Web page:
From the Storage section, select or create a Storage account. For the steps in this document, leave the other fields in this section at the default values. Use the Next button to save storage configuration.
From the Summary section, review the configuration for the cluster. Use the Edit links to change any settings that are incorrect. Finally, use the Create button to create the cluster.
It can take up to 20 minutes to create the cluster.
Connect to RStudio Server
If you chose to install RStudio Server Community Edition as part of your HDInsight cluster, then you can access the RStudio login using one of the following two methods:
Option 1 - Go to the following URL (where CLUSTERNAME is the name of the ML Services cluster you created):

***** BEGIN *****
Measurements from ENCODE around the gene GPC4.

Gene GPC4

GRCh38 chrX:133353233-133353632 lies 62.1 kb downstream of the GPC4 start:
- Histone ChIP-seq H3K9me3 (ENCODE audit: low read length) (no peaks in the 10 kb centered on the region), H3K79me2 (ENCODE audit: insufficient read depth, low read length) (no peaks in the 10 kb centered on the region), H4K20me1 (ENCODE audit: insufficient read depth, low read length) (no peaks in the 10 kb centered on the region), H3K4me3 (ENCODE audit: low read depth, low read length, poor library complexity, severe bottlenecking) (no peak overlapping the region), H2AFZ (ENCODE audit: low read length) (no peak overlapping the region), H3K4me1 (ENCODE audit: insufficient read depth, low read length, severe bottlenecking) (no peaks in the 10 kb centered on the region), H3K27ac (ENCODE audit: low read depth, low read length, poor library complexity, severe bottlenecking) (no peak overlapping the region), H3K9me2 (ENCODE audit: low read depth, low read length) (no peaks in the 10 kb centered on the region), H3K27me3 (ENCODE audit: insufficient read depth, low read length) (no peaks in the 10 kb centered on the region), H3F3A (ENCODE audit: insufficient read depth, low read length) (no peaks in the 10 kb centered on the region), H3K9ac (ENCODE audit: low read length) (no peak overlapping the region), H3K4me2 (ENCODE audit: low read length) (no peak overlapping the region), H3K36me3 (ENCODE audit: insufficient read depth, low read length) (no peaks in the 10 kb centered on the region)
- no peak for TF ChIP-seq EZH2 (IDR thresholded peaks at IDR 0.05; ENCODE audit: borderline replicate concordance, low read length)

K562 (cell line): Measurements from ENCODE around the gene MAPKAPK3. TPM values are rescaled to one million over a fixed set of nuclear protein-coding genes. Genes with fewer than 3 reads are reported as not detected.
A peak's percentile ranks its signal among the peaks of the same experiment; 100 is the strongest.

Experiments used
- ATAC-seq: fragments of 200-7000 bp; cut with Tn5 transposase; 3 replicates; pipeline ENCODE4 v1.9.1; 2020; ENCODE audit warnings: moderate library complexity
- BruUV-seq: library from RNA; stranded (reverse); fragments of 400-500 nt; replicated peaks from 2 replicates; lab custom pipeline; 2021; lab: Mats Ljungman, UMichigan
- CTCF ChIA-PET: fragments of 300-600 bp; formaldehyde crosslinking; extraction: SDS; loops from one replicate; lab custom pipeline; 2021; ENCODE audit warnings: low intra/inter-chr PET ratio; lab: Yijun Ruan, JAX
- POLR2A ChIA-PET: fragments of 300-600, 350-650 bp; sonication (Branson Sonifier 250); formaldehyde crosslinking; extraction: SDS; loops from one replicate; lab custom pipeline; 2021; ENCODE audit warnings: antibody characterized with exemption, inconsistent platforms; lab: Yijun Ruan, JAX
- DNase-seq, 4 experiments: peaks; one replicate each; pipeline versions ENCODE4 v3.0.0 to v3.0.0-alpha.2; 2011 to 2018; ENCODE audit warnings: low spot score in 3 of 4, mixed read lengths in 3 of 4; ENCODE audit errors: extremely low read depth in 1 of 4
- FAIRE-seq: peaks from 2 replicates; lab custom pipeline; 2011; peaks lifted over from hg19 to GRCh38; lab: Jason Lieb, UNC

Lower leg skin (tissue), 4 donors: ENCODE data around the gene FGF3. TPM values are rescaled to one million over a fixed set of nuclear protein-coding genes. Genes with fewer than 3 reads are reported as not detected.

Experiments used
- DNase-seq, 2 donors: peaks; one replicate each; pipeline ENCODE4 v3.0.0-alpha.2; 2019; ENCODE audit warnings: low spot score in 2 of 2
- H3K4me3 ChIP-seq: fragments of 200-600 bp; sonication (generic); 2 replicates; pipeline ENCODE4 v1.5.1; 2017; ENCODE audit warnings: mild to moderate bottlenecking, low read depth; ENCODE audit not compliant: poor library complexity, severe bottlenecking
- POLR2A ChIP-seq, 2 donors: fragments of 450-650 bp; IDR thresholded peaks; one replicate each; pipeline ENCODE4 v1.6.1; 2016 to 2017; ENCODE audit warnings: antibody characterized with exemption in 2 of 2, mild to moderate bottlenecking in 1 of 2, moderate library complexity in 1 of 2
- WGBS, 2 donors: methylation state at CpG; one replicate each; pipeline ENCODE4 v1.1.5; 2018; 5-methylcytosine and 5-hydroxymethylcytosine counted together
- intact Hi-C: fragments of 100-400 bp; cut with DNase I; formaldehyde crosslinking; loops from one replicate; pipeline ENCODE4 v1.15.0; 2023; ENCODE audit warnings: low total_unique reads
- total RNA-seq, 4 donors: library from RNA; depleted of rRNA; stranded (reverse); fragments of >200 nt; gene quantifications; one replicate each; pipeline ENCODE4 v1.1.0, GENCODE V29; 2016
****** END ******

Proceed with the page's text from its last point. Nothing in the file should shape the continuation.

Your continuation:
Option 2 - Open the ML Services cluster in the Azure portal, under Quick links click ML Services Dashboards.
From Cluster Dashboards, click R Studio Server.
Regardless of the method used, the first time you log in you need to authenticate twice. For the first authentication prompt, provide the cluster Admin userid and password. For the second authentication prompt, provide the SSH userid and password. Subsequent log ins only require the SSH credentials.
Once you are connected, your screen should resemble the following screenshot:
Run a sample job
You can submit a job using ScaleR functions. Here is an example of the commands used to run a job: